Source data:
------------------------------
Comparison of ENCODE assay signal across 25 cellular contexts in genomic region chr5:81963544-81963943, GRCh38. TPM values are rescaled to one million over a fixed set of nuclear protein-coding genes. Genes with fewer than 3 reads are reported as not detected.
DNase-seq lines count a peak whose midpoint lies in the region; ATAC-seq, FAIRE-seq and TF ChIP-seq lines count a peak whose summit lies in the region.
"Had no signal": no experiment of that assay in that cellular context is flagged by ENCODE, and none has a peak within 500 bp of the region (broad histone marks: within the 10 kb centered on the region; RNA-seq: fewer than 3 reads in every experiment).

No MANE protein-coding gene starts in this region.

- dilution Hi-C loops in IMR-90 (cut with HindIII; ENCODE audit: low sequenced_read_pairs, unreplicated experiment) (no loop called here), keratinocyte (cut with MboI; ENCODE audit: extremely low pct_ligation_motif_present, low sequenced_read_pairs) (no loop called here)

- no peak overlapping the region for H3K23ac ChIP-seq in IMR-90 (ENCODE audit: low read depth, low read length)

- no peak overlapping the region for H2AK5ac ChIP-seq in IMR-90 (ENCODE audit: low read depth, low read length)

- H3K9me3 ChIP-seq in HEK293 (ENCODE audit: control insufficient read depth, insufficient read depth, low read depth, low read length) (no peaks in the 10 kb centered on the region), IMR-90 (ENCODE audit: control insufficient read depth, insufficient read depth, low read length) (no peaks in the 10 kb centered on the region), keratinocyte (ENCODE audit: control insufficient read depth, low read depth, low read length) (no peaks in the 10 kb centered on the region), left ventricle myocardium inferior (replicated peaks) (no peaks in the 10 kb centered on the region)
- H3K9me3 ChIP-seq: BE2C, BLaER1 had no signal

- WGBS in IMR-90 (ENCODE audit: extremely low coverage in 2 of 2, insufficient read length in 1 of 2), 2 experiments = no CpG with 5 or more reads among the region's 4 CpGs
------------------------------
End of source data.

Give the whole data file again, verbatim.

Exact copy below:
Comparison of ENCODE assay signal across 25 cellular contexts in genomic region chr5:81963544-81963943, GRCh38. TPM values are rescaled to one million over a fixed set of nuclear protein-coding genes. Genes with fewer than 3 reads are reported as not detected.
DNase-seq lines count a peak whose midpoint lies in the region; ATAC-seq, FAIRE-seq and TF ChIP-seq lines count a peak whose summit lies in the region.
"Had no signal": no experiment of that assay in that cellular context is flagged by ENCODE, and none has a peak within 500 bp of the region (broad histone marks: within the 10 kb centered on the region; RNA-seq: fewer than 3 reads in every experiment).

No MANE protein-coding gene starts in this region.

- dilution Hi-C loops in IMR-90 (cut with HindIII; ENCODE audit: low sequenced_read_pairs, unreplicated experiment) (no loop called here), keratinocyte (cut with MboI; ENCODE audit: extremely low pct_ligation_motif_present, low sequenced_read_pairs) (no loop called here)

- no peak overlapping the region for H3K23ac ChIP-seq in IMR-90 (ENCODE audit: low read depth, low read length)

- no peak overlapping the region for H2AK5ac ChIP-seq in IMR-90 (ENCODE audit: low read depth, low read length)

- H3K9me3 ChIP-seq in HEK293 (ENCODE audit: control insufficient read depth, insufficient read depth, low read depth, low read length) (no peaks in the 10 kb centered on the region), IMR-90 (ENCODE audit: control insufficient read depth, insufficient read depth, low read length) (no peaks in the 10 kb centered on the region), keratinocyte (ENCODE audit: control insufficient read depth, low read depth, low read length) (no peaks in the 10 kb centered on the region), left ventricle myocardium inferior (replicated peaks) (no peaks in the 10 kb centered on the region)
- H3K9me3 ChIP-seq: BE2C, BLaER1 had no signal

- WGBS in IMR-90 (ENCODE audit: extremely low coverage in 2 of 2, insufficient read length in 1 of 2), 2 experiments = no CpG with 5 or more reads among the region's 4 CpGs